“…climb the wall, you will see quite a sight. / (though a bullet might strike your inquisitive eye as you gape.).” Written in 1984 while Ratushinskaya was in a Soviet prison camp serving a four-year sentence, these lines refer to the consequences implicit in the act of trying to understand or bear witness to truth. As many before her have stated, the crime of “not-saying” something is far worse than the crime she was prosecuted for: printing her poems in uncensored publications. Meanwhile, the poet is aware of the true offenses; those perpetrated against a people whose voice has been suppressed, and out of fear, cannot speak.
Ratushinskaya writes: “Quite some time now we’ve not lived in the world of the news, / Of Judases, and the high price of betrayal, / Where words can pierce you like knives.” She then compares her situation in prison to that of a stubborn beast who will “chew off his leg to get free. We’ll do what we must to survive-.” Russian literature has a tradition of writers risking their lives to document the struggles of the people. One tends to think of this as particular to the period surrounding the Bolshevik Revolution or the Stalin years, with Ratushinskaya, however, it is found that this is also a concern of contemporary writers.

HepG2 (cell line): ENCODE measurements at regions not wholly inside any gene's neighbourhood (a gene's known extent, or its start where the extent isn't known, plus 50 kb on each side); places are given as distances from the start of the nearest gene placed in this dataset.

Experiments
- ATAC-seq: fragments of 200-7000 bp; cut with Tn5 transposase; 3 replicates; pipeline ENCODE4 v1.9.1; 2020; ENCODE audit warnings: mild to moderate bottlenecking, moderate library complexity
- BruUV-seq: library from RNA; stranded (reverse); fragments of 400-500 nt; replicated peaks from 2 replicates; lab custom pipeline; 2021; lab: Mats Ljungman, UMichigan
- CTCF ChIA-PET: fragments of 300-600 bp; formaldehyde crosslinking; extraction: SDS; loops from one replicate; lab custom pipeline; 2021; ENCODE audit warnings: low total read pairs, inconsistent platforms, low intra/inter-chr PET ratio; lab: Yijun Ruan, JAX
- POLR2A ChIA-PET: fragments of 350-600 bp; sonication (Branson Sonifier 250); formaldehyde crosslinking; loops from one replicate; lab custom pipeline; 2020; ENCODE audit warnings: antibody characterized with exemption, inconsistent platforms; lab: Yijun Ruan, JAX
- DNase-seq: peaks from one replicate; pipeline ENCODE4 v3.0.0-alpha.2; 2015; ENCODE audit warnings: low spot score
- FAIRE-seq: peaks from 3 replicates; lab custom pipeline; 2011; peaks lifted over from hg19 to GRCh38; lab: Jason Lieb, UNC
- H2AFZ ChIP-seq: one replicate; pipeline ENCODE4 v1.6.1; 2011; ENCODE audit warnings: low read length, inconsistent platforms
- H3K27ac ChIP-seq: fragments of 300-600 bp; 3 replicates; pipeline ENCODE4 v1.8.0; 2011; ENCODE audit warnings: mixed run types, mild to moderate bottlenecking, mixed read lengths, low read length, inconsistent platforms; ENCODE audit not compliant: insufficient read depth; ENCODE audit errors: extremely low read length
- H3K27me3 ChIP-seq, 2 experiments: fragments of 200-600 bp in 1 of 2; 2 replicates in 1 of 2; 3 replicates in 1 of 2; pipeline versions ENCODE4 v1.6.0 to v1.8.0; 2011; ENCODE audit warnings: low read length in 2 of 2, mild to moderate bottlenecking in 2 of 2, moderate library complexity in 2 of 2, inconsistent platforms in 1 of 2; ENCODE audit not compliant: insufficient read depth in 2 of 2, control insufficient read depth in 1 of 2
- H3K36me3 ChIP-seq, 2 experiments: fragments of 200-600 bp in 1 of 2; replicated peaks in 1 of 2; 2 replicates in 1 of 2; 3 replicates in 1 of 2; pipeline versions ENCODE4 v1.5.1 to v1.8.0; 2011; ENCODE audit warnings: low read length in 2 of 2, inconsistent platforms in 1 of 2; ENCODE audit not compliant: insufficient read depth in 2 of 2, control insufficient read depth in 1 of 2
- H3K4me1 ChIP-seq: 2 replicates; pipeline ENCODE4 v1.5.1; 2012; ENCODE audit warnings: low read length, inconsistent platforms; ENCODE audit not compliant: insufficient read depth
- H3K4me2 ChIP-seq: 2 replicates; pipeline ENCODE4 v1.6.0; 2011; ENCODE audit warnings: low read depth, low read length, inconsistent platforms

Translated by Lydia Razran Stone, this bi-lingual edition shows the sensitivity of a scholar who aspires to bring content, as well as the sound and texture of the poems to a foreign audience. The Translator’s Note indicates that as ever, compromises were made in order to achieve the best rendering of each poem; in some cases a free-verse translation was closer to the mark, while in others it was possible to replicate much of the rhyme and meter used in the original.
Wind of the Journey contains prison poems that were written on soap, then memorized so that the “evidence” could be washed away. Other poems are the product of exile, first in the United States, then in England. The most recent poems were written in Moscow, following President Yeltsin’s restoration of her citizenship in 1998. No less moving than her earlier work, they demonstrate a preoccupation with journeys, loss, longing, and her Orthodox faith: “Once more the road, as once again day dies. / Sad fields
stretch out on either side, / With another nation’s homeland under foot. / But someone waits in silence up above / And sends us down the rain to show He’s there.“ A weariness prevails, though Ratushinskaya never falls into self-indulgent descriptions of hardship; instead, she understates this aspect, avoiding a confessional tone in favor of subtle allusions and layered stories as a means of making her point.
For anyone interested in lyrical-narrative poems from a strong woman who has endured much to bring these poems into the hands of her readers, this is an outstanding offering.
Holly Wren Spaulding
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